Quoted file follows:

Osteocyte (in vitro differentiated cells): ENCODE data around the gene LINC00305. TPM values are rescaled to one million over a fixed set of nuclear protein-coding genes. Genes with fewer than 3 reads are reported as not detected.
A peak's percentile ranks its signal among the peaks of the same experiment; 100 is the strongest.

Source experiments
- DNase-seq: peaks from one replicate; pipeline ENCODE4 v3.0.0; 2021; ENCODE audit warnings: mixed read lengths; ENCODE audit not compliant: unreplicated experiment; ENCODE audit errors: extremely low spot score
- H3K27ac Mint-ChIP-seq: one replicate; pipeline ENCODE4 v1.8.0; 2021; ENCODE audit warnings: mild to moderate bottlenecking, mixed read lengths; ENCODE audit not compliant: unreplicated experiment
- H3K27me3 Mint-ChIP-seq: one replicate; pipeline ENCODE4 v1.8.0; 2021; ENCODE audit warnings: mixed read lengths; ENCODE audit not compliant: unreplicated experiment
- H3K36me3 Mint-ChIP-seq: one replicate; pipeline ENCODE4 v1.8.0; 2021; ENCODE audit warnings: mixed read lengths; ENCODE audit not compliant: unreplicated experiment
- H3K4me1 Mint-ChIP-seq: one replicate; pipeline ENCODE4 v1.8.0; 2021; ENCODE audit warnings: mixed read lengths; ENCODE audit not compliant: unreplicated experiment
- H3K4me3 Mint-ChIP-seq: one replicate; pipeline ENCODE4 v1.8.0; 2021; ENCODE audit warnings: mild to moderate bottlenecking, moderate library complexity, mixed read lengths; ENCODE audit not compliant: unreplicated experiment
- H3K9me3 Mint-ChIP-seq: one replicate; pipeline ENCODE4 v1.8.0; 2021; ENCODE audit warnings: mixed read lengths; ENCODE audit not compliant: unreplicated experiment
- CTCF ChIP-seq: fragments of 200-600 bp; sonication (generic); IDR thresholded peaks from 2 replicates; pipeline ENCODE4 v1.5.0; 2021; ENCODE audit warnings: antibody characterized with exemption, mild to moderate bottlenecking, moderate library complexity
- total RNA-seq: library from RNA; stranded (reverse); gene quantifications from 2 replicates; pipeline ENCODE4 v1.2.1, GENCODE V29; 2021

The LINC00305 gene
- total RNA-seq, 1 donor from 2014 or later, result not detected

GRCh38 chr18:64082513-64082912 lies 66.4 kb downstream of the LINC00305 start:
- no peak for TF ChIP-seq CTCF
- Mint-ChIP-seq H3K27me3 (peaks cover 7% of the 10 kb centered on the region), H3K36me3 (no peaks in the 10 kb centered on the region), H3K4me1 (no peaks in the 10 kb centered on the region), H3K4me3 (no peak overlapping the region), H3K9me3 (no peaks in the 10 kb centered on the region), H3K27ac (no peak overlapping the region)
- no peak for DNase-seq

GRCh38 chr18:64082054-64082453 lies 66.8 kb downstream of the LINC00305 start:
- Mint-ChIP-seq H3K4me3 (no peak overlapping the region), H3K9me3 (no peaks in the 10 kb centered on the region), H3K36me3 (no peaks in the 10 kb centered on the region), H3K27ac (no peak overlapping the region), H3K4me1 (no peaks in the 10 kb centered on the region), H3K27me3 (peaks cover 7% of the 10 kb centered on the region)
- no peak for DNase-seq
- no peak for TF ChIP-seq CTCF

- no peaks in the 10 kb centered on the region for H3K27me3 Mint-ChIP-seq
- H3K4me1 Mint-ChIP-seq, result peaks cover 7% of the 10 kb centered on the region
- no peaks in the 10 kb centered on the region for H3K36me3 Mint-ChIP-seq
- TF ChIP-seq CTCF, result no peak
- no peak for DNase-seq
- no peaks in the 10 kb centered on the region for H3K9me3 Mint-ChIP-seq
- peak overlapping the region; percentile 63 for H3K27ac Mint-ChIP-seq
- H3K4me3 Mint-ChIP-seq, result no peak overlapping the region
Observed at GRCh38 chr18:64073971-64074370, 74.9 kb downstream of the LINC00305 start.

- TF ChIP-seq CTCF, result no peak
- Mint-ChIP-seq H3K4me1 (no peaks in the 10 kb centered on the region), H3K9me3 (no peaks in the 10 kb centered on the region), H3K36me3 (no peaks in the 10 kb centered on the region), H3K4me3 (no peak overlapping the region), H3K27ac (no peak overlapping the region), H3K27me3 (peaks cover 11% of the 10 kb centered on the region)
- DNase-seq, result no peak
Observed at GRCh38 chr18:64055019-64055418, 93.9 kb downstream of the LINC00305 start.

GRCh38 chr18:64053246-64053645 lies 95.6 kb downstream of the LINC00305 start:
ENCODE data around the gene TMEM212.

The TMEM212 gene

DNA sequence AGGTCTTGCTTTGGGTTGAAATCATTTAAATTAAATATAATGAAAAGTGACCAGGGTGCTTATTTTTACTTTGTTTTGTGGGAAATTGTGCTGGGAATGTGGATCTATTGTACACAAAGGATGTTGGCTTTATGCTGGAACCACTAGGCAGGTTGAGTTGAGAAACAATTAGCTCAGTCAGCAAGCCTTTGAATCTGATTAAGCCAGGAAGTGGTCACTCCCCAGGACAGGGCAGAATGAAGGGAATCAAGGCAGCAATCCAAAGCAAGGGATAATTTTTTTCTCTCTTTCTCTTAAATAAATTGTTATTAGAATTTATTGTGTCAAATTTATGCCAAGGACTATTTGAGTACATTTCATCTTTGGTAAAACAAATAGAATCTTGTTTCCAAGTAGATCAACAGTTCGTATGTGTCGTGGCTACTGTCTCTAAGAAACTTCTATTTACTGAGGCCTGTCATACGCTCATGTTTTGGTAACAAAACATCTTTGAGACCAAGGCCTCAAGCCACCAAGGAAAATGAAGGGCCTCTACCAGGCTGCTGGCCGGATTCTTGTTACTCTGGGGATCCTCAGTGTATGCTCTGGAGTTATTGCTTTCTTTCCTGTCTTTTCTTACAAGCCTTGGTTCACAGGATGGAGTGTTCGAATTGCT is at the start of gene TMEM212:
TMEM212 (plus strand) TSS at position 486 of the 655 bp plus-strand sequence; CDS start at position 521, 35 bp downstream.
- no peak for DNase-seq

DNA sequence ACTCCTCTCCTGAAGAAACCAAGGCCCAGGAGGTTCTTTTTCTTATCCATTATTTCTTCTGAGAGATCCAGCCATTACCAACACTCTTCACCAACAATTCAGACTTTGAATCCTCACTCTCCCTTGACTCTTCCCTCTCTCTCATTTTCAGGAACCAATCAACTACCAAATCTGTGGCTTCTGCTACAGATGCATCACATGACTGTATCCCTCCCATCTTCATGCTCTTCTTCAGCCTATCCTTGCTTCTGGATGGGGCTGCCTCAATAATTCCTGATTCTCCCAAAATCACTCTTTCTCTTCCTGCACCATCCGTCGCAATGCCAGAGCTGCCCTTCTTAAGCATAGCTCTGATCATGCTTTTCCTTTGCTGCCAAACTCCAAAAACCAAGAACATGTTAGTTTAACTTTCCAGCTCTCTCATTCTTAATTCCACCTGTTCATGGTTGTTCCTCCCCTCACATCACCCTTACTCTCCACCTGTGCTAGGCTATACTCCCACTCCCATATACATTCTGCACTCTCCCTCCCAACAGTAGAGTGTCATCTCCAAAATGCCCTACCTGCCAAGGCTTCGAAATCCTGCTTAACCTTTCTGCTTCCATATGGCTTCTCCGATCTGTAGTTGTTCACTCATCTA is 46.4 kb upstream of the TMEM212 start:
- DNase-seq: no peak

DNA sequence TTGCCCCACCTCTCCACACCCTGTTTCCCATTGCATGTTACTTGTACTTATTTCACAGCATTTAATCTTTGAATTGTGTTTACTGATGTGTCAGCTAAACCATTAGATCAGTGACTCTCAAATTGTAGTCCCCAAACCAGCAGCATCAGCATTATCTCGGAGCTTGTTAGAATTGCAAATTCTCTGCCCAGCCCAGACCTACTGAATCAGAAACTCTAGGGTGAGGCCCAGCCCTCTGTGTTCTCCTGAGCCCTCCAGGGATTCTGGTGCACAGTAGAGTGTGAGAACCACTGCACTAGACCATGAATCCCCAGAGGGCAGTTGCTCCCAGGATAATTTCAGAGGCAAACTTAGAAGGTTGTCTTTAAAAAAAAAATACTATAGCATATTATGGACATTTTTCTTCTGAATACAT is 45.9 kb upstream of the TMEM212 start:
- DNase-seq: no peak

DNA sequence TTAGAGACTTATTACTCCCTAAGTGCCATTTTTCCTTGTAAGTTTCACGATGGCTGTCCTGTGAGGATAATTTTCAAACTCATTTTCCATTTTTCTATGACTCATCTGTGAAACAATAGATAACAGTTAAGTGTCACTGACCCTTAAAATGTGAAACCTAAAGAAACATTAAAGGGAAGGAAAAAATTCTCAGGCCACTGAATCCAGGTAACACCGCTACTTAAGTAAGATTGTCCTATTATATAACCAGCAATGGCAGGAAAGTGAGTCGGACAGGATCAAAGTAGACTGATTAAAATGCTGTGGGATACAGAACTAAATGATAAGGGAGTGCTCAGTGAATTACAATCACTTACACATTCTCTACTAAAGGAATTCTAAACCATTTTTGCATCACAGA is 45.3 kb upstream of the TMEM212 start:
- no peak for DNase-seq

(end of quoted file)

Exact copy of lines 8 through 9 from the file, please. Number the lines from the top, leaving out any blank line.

- H3K4me1 Mint-ChIP-seq: one replicate; pipeline ENCODE4 v1.8.0; 2021; ENCODE audit warnings: mixed read lengths; ENCODE audit not compliant: unreplicated experiment
- H3K4me3 Mint-ChIP-seq: one replicate; pipeline ENCODE4 v1.8.0; 2021; ENCODE audit warnings: mild to moderate bottlenecking, moderate library complexity, mixed read lengths; ENCODE audit not compliant: unreplicated experiment